Volatility has certainly returned with a vengeance and days are either complete risk on or risk off. For example, we had a big swoon on Thursday after a poor earnings report from Facebook (now Meta Platforms, Inc.). The stock fell roughly -26%, wiping out over $250bn of market-cap in a single day. You only have to go back to 2015 to find a time when the entire company was worth what it lost on Thursday.
Investors also fretted that other companies in the social media business were at risk. For example, Snap was hit with a -23% loss. Then the markets rallied on Friday after Amazon reported solid earnings. It’s stock surged +15% while Snap surged roughly +60% after its own robust earnings announcement. Crazy!!
In terms of economic data, the week was all about jobs. On Wednesday we got the ADP report for January and it was ugly. It showed -300k job losses last month, as you can see below.
Of course, much of the loss appears COVID related. After all, at least 20 million Americans were infected with omicron in January. The negative report is less surprising than the fact economists thought the number might come in up over 100K.
Then on Friday the monthly payrolls report was released. Economists expected a weak number, after all, Omicron was ragging in January, right? Consensus expectation was for growth of just +50K, but some thought we’d see losses of over -200K (yea Goldman, that’s you!!). One firm was at -400K.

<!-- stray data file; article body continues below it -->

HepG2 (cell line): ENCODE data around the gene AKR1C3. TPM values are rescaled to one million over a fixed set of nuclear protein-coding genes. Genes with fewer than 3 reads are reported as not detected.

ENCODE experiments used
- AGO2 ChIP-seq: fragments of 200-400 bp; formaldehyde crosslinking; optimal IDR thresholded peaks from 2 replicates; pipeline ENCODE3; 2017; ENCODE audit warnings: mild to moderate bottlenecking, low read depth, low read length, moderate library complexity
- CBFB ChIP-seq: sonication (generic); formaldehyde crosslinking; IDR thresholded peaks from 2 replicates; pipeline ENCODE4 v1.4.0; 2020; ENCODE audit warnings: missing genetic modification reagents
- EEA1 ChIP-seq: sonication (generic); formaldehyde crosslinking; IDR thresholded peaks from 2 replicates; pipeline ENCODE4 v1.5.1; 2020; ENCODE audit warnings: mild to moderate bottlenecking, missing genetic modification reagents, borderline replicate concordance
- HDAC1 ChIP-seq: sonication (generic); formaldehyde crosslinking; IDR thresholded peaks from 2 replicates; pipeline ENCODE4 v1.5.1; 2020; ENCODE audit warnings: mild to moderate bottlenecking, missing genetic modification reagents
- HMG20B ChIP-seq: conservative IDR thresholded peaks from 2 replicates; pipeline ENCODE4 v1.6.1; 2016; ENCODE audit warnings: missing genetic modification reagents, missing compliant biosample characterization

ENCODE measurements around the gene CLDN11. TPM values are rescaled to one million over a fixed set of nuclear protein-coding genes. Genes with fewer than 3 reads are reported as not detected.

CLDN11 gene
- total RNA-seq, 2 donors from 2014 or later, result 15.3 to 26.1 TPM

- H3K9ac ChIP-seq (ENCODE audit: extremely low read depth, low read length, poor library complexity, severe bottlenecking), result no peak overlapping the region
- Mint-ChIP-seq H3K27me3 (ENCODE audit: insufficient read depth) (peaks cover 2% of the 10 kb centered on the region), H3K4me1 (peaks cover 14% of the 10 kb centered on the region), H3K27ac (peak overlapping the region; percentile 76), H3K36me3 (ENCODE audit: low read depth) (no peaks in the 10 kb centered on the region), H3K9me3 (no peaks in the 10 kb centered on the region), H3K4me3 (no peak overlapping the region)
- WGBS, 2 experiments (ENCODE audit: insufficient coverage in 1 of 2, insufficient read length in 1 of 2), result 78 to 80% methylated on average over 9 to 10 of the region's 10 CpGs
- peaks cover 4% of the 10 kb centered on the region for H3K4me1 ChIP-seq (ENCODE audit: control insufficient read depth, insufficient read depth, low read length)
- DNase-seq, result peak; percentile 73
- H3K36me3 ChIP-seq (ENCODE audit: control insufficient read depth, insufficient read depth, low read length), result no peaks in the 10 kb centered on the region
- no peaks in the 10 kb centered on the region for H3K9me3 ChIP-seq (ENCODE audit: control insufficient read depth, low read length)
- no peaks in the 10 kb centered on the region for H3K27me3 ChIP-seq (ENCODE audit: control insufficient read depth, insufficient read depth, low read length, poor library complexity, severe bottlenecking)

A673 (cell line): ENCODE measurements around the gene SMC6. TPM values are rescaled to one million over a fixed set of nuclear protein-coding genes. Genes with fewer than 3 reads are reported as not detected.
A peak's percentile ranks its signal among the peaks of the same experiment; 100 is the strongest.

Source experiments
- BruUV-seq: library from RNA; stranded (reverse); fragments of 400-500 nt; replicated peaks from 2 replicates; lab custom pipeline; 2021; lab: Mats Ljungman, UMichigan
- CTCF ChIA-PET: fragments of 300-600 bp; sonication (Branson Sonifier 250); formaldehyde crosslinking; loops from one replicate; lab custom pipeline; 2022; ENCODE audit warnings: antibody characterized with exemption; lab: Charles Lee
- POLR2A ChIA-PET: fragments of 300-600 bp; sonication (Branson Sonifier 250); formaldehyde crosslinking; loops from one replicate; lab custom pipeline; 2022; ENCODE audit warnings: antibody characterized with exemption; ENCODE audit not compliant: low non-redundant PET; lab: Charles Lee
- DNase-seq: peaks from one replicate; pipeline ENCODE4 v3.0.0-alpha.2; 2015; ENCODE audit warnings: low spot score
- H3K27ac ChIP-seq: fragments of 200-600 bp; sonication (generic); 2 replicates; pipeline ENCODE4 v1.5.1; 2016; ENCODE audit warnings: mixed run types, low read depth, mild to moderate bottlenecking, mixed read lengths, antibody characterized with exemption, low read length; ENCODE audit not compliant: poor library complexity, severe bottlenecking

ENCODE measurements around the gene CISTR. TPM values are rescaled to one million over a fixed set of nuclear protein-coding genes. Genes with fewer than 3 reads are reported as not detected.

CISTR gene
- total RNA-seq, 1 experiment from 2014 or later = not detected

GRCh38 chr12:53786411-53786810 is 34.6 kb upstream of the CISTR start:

Well, the actual number was +467K, and just to pile on a bit, the numbers for November and December were also revised up by 709K combined. So much for the Omicron headwind.
Other highlights of the report:
– The unemployment rate ticked higher as more workers re-entered the job market.
– Wage growth was strong – earnings were up +0.7% in January and are up +5.7% year-over-year.
You have to squint at the chart below, but we are getting close to recouping all the job losses from the COVID crisis. Total employment is now down just -2% from February 2020. The rebound is stunning in comparison to the financial crisis of 2007-2009.
Central Banks Rattle the Bond (and other) Markets
Corporate earnings and labor reports certainly contributed to volatility, but Central Banks also played their part. On Thursday the Bank of England raised rates for the second consecutive meeting, the first back-to-back move since 2004.
This was largely as expected. The surprise came from the fact that the decision was split 5-4. Dissenters favored a half-point move, not a quarter-point hike. This reinforced the idea that most central banks are way behind the inflation curve.
The European Central Bank was also hawkish, at least for them. They didn’t hike rates, but quite unexpectedly the head of the ECB, Christine Lagarde, refused to rule out raising interest rates this year. She said the bank had “unanimous concern” about soaring prices. The market moved quickly to price in two rate hikes in 2022 and longer-term yields surged.